Kenyon Siblings: The Inciardis

img_6637-e1517966967492.jpgThis piece is the latest in a series on relationships between siblings who not only came out of the same womb but also came to live on the same campus. It’s Kenyon Siblings and this week I got to talk to Ana Inciardi ’19 and Alex Inciardi ’21 about singing, surprises, secret societies, sculptures and of course, being sisters.

Alex, why did you choose Kenyon and how did having Ana here influence your decision to come to Kenyon?

Alex: When I would come and visit her I would just be totally comfortable here. It was all just normal to be in Olin or Peirce with Ana’s friends. I came to visit four times in two years. The first time I saw the Owl Creek’s Concert I was like okay, yeah I should go here.

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10 o’clock list: Research Papers You Write in College that Annoy Your High School-Aged Sister

Going home for break is mostly an exercise in figuring out how to complain about your homework without actively alienating your entire family. Like, you want to moan about the books and papers you need to take care of, but, also, will your grandparents freak out if they know you’re spending 14 hours a week learning about reggae music and mystical Judaism? When the spines of 2/3 of your break books read “The History of Sexuality”, the family room can turn into a family conflict room in an instant. But, clueless olds aside, it’s the high school-aged siblings you really need to be concerned about. If you let your little sister find out that you’re writing your final research paper on the Clique series, she may throw a temper tantrum, declare life to be totally unfair and announce she’s dropping out of high school. To avoid the hysterics, remind her that she needs to graduate high school before she can have fun in college — and never, ever show her this list.  Below, a list of real paper topics dreamt up by real Kenyon students.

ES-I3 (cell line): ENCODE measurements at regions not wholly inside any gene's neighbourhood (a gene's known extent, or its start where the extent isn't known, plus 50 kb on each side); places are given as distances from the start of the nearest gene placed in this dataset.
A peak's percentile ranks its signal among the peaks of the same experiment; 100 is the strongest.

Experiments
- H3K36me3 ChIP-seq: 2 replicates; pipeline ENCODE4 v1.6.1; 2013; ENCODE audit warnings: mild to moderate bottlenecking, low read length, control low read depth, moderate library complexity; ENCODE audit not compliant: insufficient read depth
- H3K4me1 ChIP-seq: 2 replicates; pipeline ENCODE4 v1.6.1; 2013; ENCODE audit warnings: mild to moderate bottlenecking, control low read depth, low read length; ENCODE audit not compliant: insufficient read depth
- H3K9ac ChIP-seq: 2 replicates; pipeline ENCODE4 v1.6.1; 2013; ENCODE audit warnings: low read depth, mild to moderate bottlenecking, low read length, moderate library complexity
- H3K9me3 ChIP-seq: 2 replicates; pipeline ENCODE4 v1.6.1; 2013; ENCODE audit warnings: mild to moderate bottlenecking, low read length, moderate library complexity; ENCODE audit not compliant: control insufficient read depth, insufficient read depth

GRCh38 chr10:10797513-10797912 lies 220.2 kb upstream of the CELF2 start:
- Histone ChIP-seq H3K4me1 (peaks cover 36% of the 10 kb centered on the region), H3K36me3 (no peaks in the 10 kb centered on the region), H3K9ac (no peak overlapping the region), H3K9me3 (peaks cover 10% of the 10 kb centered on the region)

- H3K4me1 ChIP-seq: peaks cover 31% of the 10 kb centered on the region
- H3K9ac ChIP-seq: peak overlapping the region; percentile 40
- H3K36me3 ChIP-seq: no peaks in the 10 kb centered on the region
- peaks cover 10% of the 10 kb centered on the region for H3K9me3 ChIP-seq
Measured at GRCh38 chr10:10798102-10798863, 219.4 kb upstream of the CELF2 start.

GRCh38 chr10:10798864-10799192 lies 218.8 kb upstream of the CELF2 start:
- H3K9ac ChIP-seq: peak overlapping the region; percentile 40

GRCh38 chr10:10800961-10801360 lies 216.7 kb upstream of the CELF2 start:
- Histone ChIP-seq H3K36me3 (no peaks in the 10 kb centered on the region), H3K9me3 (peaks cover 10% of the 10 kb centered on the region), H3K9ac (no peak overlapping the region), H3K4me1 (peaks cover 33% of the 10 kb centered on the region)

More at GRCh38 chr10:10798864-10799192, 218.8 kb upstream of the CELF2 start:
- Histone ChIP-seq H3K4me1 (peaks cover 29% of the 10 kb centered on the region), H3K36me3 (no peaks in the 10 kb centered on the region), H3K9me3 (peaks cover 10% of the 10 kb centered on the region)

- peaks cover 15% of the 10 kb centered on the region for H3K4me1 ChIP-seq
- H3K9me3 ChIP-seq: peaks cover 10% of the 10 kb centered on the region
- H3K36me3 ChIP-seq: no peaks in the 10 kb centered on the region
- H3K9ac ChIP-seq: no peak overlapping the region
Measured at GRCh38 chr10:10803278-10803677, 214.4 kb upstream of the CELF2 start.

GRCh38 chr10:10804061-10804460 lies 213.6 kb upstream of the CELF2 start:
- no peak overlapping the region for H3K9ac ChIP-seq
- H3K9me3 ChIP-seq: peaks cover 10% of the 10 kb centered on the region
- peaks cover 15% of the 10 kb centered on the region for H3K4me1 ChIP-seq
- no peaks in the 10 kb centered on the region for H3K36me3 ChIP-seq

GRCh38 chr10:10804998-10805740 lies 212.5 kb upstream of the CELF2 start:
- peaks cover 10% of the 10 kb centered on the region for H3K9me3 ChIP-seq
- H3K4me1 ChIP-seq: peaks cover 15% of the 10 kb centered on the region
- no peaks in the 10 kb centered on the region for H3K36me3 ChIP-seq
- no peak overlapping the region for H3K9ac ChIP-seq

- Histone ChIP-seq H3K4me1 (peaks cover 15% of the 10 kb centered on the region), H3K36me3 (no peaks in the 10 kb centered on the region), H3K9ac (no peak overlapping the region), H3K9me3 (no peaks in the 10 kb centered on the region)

1. Parallels Between Harry Potter and the Deathly Hallows and Chaucer’s “A Pardoner’s Tale”- This paper is the summation of “going to Kenyon” in the minds of all high schoolers. Continue reading